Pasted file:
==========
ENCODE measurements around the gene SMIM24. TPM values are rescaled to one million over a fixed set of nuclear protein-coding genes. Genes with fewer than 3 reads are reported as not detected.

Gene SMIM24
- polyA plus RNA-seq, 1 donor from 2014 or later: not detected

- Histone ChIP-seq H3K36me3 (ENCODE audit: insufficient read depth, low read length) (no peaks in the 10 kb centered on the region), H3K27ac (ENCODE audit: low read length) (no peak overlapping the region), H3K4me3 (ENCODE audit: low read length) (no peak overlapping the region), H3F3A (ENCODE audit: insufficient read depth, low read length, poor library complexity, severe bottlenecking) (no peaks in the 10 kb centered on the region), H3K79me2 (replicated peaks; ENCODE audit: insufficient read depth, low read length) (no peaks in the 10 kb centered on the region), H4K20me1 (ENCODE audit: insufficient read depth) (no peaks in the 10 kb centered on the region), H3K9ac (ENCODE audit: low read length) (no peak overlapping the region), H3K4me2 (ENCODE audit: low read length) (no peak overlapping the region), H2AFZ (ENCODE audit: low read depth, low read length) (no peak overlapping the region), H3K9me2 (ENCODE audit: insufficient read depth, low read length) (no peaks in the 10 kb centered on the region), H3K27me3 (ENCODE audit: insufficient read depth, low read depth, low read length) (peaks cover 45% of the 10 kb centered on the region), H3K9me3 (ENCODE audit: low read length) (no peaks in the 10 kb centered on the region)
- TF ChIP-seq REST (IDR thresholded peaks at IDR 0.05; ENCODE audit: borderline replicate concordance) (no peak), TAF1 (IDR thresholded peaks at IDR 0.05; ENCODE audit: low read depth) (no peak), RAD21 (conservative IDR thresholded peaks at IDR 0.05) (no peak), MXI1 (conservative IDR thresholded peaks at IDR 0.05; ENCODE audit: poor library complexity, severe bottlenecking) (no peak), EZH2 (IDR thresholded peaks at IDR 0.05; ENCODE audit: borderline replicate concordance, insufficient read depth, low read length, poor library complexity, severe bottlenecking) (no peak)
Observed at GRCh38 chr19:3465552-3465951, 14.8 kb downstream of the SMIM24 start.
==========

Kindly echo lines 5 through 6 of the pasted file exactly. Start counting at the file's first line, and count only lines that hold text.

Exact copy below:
- TF ChIP-seq REST (IDR thresholded peaks at IDR 0.05; ENCODE audit: borderline replicate concordance) (no peak), TAF1 (IDR thresholded peaks at IDR 0.05; ENCODE audit: low read depth) (no peak), RAD21 (conservative IDR thresholded peaks at IDR 0.05) (no peak), MXI1 (conservative IDR thresholded peaks at IDR 0.05; ENCODE audit: poor library complexity, severe bottlenecking) (no peak), EZH2 (IDR thresholded peaks at IDR 0.05; ENCODE audit: borderline replicate concordance, insufficient read depth, low read length, poor library complexity, severe bottlenecking) (no peak)
Observed at GRCh38 chr19:3465552-3465951, 14.8 kb downstream of the SMIM24 start.